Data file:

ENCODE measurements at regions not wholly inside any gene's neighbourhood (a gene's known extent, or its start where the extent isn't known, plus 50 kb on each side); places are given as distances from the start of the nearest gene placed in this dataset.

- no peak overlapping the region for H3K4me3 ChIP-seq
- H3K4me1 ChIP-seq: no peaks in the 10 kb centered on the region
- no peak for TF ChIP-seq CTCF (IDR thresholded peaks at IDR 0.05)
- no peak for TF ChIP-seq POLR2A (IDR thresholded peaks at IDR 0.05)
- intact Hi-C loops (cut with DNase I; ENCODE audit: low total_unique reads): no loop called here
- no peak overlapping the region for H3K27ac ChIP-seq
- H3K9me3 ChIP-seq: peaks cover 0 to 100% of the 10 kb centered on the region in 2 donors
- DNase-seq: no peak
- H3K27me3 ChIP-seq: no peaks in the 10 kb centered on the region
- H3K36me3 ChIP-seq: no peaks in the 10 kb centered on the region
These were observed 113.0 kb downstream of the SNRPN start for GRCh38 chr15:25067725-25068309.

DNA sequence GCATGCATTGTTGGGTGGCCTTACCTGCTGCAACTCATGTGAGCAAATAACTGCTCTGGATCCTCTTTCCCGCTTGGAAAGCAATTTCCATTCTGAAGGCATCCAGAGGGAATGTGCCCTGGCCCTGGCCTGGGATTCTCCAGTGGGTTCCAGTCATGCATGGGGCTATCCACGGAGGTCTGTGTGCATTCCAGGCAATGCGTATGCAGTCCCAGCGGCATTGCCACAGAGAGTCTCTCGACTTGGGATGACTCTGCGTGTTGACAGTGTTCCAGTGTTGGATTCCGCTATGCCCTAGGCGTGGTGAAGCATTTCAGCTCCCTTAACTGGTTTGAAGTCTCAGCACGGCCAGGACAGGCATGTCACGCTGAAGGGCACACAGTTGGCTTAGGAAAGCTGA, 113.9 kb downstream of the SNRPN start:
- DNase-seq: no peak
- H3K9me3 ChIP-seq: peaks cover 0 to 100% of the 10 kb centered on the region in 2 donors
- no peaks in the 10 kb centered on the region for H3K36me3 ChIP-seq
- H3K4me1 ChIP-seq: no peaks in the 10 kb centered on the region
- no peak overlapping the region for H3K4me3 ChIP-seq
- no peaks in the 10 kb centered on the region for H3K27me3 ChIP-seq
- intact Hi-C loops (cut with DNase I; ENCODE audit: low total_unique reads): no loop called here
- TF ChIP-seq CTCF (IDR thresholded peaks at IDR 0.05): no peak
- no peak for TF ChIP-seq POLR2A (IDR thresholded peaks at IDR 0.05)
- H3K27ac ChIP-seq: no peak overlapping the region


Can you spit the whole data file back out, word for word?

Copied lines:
ENCODE measurements at regions not wholly inside any gene's neighbourhood (a gene's known extent, or its start where the extent isn't known, plus 50 kb on each side); places are given as distances from the start of the nearest gene placed in this dataset.

- no peak overlapping the region for H3K4me3 ChIP-seq
- H3K4me1 ChIP-seq: no peaks in the 10 kb centered on the region
- no peak for TF ChIP-seq CTCF (IDR thresholded peaks at IDR 0.05)
- no peak for TF ChIP-seq POLR2A (IDR thresholded peaks at IDR 0.05)
- intact Hi-C loops (cut with DNase I; ENCODE audit: low total_unique reads): no loop called here
- no peak overlapping the region for H3K27ac ChIP-seq
- H3K9me3 ChIP-seq: peaks cover 0 to 100% of the 10 kb centered on the region in 2 donors
- DNase-seq: no peak
- H3K27me3 ChIP-seq: no peaks in the 10 kb centered on the region
- H3K36me3 ChIP-seq: no peaks in the 10 kb centered on the region
These were observed 113.0 kb downstream of the SNRPN start for GRCh38 chr15:25067725-25068309.

DNA sequence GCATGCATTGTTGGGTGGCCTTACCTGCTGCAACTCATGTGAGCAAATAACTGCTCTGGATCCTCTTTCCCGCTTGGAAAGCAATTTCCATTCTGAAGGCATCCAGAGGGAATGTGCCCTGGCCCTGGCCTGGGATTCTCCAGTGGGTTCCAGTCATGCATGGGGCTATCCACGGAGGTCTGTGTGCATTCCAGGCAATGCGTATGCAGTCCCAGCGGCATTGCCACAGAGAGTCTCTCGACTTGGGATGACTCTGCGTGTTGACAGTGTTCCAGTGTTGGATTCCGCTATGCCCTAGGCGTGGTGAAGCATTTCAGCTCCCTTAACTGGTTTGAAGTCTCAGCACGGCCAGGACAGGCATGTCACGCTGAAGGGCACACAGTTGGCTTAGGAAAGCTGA, 113.9 kb downstream of the SNRPN start:
- DNase-seq: no peak
- H3K9me3 ChIP-seq: peaks cover 0 to 100% of the 10 kb centered on the region in 2 donors
- no peaks in the 10 kb centered on the region for H3K36me3 ChIP-seq
- H3K4me1 ChIP-seq: no peaks in the 10 kb centered on the region
- no peak overlapping the region for H3K4me3 ChIP-seq
- no peaks in the 10 kb centered on the region for H3K27me3 ChIP-seq
- intact Hi-C loops (cut with DNase I; ENCODE audit: low total_unique reads): no loop called here
- TF ChIP-seq CTCF (IDR thresholded peaks at IDR 0.05): no peak
- no peak for TF ChIP-seq POLR2A (IDR thresholded peaks at IDR 0.05)
- H3K27ac ChIP-seq: no peak overlapping the region